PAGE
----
Fellowships and Assistantships

Teaching assistantships are available to qualified graduate students. The duties of teaching assistants include teaching laboratory sections, assisting in the supervision of advanced laboratories, teaching recitation sections, and grading papers. Summer support is generally available. Research assistantships are also offered.

Courses for Graduate and Advanced Undergraduate Students

APPL

410 Systems and Signals (4). Prerequisite, MATH 383. Analysis of linear systems by transform methods to networks, including stability analysis. Survey of numerical methods for network solutions.

420 Introduction to Polymer Chemistry (CHEM 420) (3). See CHEM 420 for description.

421 Synthesis of Polymers (CHEM 421, MTSC 421) (3). See CHEM 421 for description.

422 Physical Chemistry of Polymers (CHEM 422, MTSC 422) (3). See CHEM 422 for description.

423 Intermediate Polymer Chemistry (CHEM 423, MTSC 423) (3). See CHEM 423 for description.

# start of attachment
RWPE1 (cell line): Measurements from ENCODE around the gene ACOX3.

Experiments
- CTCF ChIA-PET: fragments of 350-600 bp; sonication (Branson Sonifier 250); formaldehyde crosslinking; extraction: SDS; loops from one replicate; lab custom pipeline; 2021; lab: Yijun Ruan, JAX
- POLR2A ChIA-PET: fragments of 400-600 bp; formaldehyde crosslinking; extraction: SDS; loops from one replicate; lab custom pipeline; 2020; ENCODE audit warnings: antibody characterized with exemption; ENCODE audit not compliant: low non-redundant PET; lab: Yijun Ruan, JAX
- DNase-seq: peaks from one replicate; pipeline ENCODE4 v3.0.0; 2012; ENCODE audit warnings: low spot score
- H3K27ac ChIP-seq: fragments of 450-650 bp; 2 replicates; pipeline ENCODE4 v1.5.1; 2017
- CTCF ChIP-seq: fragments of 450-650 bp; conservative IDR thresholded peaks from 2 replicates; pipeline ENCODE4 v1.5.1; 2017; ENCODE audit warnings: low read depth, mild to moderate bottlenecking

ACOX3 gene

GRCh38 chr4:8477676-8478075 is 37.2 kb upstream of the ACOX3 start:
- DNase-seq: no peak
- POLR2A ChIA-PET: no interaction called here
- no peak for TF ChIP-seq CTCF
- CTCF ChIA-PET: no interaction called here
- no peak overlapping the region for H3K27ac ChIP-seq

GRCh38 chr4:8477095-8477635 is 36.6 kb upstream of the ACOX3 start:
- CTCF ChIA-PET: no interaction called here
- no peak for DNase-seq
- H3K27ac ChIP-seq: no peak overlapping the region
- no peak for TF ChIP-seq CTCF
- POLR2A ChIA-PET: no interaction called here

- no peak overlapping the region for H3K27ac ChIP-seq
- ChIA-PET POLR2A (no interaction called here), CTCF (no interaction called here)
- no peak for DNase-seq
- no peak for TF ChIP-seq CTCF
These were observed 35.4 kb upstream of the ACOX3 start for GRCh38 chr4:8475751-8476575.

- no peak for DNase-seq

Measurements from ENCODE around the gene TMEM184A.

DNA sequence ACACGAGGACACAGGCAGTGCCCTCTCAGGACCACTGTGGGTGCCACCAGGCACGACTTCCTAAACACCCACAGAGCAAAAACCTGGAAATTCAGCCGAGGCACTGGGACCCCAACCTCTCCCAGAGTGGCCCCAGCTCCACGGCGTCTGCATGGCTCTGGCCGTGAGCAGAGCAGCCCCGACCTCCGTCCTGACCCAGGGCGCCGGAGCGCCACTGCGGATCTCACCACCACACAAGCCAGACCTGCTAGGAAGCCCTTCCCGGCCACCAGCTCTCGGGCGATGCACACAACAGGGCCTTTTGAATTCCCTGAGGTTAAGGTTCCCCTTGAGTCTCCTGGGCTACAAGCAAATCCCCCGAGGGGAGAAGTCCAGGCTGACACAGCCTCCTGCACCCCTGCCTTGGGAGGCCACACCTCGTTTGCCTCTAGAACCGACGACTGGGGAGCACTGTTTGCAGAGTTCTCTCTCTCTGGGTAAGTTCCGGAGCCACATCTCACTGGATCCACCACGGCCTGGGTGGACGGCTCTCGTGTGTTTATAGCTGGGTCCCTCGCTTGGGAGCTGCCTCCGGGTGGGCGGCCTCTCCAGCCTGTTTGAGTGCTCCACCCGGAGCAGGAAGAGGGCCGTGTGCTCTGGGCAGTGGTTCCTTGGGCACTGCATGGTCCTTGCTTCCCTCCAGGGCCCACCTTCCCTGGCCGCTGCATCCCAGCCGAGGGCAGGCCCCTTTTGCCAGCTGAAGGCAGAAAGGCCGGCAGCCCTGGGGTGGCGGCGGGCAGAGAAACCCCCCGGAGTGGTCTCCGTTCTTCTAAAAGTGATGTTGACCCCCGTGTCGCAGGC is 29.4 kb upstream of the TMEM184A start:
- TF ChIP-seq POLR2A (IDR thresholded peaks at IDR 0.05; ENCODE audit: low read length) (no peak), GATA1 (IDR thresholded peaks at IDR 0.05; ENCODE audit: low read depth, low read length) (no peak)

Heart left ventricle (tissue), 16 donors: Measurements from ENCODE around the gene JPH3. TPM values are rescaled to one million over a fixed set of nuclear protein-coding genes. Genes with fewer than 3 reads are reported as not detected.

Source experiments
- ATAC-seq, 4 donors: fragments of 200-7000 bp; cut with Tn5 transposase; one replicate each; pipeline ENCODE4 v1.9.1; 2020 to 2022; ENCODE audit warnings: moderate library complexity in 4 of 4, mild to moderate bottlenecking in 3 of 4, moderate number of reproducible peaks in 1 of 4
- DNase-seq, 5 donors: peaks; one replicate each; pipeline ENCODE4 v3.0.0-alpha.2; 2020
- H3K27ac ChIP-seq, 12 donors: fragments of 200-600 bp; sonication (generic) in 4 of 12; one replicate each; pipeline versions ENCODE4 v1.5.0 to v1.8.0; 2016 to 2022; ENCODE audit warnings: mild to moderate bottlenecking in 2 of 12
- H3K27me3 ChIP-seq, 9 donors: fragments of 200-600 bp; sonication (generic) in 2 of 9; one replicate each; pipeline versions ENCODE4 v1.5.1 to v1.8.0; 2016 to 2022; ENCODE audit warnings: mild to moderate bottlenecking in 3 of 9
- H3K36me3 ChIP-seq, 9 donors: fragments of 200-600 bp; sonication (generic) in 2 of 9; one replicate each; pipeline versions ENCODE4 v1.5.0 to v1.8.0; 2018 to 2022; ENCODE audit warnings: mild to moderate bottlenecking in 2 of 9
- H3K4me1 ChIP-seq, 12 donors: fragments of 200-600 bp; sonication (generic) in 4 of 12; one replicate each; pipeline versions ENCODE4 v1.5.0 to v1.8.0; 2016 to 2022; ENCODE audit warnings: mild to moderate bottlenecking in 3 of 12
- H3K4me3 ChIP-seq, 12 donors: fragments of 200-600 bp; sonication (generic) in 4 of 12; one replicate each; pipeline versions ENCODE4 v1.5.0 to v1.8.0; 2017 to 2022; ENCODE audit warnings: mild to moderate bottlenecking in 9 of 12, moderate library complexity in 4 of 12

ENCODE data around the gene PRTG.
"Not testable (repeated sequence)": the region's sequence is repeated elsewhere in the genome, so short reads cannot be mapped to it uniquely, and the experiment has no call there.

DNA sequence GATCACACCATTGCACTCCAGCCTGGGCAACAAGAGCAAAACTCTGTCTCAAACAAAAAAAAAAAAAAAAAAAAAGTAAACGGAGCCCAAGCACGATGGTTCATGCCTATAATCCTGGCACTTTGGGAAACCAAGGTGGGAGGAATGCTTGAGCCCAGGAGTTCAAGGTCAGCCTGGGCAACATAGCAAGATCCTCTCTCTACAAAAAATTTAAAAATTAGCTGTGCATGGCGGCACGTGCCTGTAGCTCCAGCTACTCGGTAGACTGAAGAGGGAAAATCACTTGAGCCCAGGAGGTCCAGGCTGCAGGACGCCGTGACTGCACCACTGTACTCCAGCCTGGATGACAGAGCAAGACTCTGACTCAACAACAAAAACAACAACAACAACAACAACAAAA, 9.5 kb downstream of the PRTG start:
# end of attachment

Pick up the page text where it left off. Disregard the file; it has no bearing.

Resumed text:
425 Bioelectricity (3). Prerequisites, BIOL 252 and PHYS 351. Quantitative analysis of excitable membrane signals, origin of electrical membrane potentials, propagation, subthreshold stimuli, extracellular fields, membrane biophysics, and electrophysiology of the heart. Design and development of an electrocardiogram analysis system.

430 Digital Signal Processing I (3). Prerequisite, COMP 110 or 116. This is an introduction to methods of automatic computation of specific relevance to biomedical problems. Sampling theory, analog-to-digital conversion, and digital filtering will be explored in depth.

450 Linear Control Theory (3). Prerequisite, MATH 528. Linear control system analysis and design are presented. Frequency and time domain characteristics and stability are studied.

465 Biomedical Instrumentation (4). Prerequisite, PHYS 351. Topics include basic electronic circuit design, analysis of medical instrumentation circuits, physiologic transducers (pressure, flow, bioelectric, temperate, and displacement). This course includes a laboratory where the student builds biomedical devices.

470 Fundamentals of Materials Science (CHEM 470) (3). See CHEM 470 for description.

472 Chemistry and Physics of Electronic Materials Processing (CHEM 472, MTSC 472, PHYS 472) (3). See PHYS 472 for description.